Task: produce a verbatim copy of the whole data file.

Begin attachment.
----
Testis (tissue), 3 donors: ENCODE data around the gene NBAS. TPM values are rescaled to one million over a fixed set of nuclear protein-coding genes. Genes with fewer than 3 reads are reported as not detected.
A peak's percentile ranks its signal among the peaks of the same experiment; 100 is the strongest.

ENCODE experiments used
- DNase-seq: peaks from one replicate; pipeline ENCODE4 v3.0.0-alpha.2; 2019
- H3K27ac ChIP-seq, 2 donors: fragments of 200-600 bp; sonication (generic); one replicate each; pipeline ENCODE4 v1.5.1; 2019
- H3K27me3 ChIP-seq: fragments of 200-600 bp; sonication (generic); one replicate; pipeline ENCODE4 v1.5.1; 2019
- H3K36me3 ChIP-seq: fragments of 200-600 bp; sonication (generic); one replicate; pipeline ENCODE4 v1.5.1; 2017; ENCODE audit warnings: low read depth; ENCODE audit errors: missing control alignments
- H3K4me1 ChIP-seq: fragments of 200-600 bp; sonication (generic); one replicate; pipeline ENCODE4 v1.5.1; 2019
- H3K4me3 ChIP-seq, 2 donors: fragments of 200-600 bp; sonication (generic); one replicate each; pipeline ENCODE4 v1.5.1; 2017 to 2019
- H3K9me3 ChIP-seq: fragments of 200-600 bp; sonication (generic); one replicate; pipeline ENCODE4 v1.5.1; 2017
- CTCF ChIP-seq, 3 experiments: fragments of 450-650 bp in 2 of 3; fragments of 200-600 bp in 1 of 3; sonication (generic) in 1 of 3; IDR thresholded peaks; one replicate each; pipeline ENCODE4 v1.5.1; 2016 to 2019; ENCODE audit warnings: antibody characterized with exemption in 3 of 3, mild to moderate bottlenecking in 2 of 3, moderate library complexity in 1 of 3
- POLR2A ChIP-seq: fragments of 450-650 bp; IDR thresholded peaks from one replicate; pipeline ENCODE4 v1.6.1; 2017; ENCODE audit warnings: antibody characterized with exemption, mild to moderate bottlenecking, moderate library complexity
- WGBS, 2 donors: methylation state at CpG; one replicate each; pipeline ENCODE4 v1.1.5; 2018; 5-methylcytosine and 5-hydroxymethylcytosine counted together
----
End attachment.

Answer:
Testis (tissue), 3 donors: ENCODE data around the gene NBAS. TPM values are rescaled to one million over a fixed set of nuclear protein-coding genes. Genes with fewer than 3 reads are reported as not detected.
A peak's percentile ranks its signal among the peaks of the same experiment; 100 is the strongest.

ENCODE experiments used
- DNase-seq: peaks from one replicate; pipeline ENCODE4 v3.0.0-alpha.2; 2019
- H3K27ac ChIP-seq, 2 donors: fragments of 200-600 bp; sonication (generic); one replicate each; pipeline ENCODE4 v1.5.1; 2019
- H3K27me3 ChIP-seq: fragments of 200-600 bp; sonication (generic); one replicate; pipeline ENCODE4 v1.5.1; 2019
- H3K36me3 ChIP-seq: fragments of 200-600 bp; sonication (generic); one replicate; pipeline ENCODE4 v1.5.1; 2017; ENCODE audit warnings: low read depth; ENCODE audit errors: missing control alignments
- H3K4me1 ChIP-seq: fragments of 200-600 bp; sonication (generic); one replicate; pipeline ENCODE4 v1.5.1; 2019
- H3K4me3 ChIP-seq, 2 donors: fragments of 200-600 bp; sonication (generic); one replicate each; pipeline ENCODE4 v1.5.1; 2017 to 2019
- H3K9me3 ChIP-seq: fragments of 200-600 bp; sonication (generic); one replicate; pipeline ENCODE4 v1.5.1; 2017
- CTCF ChIP-seq, 3 experiments: fragments of 450-650 bp in 2 of 3; fragments of 200-600 bp in 1 of 3; sonication (generic) in 1 of 3; IDR thresholded peaks; one replicate each; pipeline ENCODE4 v1.5.1; 2016 to 2019; ENCODE audit warnings: antibody characterized with exemption in 3 of 3, mild to moderate bottlenecking in 2 of 3, moderate library complexity in 1 of 3
- POLR2A ChIP-seq: fragments of 450-650 bp; IDR thresholded peaks from one replicate; pipeline ENCODE4 v1.6.1; 2017; ENCODE audit warnings: antibody characterized with exemption, mild to moderate bottlenecking, moderate library complexity
- WGBS, 2 donors: methylation state at CpG; one replicate each; pipeline ENCODE4 v1.1.5; 2018; 5-methylcytosine and 5-hydroxymethylcytosine counted together